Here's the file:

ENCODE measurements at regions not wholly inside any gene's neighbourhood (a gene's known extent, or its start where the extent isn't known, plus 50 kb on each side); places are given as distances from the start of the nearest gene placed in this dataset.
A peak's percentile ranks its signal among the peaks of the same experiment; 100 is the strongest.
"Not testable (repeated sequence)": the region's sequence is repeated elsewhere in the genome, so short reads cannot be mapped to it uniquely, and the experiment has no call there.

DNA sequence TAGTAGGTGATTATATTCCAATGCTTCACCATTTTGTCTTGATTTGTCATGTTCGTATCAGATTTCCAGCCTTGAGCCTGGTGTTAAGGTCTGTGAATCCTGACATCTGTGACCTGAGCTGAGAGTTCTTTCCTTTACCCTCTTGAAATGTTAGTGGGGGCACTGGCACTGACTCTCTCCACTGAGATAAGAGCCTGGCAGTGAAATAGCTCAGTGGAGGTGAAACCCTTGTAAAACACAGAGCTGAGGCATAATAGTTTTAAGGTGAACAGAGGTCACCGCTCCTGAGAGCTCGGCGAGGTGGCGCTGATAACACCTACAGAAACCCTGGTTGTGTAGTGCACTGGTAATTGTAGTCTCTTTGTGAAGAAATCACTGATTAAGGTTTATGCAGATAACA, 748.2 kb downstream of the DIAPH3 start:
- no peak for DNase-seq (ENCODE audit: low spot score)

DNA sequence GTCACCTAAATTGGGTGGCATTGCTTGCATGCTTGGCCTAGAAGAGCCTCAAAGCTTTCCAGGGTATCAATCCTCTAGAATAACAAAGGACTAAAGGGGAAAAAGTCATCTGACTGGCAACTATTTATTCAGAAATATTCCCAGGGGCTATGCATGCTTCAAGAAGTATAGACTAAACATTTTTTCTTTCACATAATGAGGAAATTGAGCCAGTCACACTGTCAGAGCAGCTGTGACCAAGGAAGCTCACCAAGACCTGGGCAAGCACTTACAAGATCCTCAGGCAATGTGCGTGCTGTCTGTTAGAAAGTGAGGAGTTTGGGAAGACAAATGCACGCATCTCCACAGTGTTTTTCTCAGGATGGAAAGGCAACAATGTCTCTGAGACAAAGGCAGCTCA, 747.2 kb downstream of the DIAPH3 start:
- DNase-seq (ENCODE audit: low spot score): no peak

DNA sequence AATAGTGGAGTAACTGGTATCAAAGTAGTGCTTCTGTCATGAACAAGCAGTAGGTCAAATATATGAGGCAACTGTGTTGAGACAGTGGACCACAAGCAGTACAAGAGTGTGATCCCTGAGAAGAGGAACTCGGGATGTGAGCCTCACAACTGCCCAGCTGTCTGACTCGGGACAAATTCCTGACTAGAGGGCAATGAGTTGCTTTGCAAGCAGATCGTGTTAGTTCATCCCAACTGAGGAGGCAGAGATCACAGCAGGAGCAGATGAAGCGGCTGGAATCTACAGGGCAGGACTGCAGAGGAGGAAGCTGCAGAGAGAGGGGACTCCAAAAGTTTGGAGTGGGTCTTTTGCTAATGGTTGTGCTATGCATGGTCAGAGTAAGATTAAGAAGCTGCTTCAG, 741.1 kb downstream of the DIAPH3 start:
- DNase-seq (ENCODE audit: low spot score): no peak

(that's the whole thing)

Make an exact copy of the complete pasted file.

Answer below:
ENCODE measurements at regions not wholly inside any gene's neighbourhood (a gene's known extent, or its start where the extent isn't known, plus 50 kb on each side); places are given as distances from the start of the nearest gene placed in this dataset.
A peak's percentile ranks its signal among the peaks of the same experiment; 100 is the strongest.
"Not testable (repeated sequence)": the region's sequence is repeated elsewhere in the genome, so short reads cannot be mapped to it uniquely, and the experiment has no call there.

DNA sequence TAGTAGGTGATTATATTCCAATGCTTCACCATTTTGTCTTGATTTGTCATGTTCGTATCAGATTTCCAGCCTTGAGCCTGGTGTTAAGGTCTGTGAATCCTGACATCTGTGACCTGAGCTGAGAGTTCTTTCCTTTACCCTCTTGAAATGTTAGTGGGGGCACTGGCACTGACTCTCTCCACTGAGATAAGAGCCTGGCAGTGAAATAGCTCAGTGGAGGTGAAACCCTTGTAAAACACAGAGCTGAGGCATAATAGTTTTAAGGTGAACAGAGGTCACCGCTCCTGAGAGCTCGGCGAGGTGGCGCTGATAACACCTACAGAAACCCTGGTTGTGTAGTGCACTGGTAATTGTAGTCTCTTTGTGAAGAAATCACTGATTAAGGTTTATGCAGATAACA, 748.2 kb downstream of the DIAPH3 start:
- no peak for DNase-seq (ENCODE audit: low spot score)

DNA sequence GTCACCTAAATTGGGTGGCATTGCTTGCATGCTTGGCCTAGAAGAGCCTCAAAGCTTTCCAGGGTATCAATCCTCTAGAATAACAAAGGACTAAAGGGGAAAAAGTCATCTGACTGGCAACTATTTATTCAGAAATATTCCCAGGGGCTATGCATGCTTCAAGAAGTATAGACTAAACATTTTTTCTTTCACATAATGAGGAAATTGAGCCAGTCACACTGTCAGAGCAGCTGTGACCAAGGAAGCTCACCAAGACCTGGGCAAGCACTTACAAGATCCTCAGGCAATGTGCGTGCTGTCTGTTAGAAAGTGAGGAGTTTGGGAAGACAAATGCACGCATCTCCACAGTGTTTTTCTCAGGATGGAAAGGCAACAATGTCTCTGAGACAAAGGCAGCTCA, 747.2 kb downstream of the DIAPH3 start:
- DNase-seq (ENCODE audit: low spot score): no peak

DNA sequence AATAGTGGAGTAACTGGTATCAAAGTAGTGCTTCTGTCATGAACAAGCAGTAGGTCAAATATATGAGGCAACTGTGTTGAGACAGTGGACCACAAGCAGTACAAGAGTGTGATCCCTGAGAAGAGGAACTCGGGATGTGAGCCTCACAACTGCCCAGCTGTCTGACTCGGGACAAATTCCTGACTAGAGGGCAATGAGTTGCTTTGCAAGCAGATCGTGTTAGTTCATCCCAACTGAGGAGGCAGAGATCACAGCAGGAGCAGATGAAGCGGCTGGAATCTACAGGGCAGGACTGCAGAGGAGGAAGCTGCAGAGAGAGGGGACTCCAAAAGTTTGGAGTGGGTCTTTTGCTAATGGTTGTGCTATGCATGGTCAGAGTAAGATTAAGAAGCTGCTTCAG, 741.1 kb downstream of the DIAPH3 start:
- DNase-seq (ENCODE audit: low spot score): no peak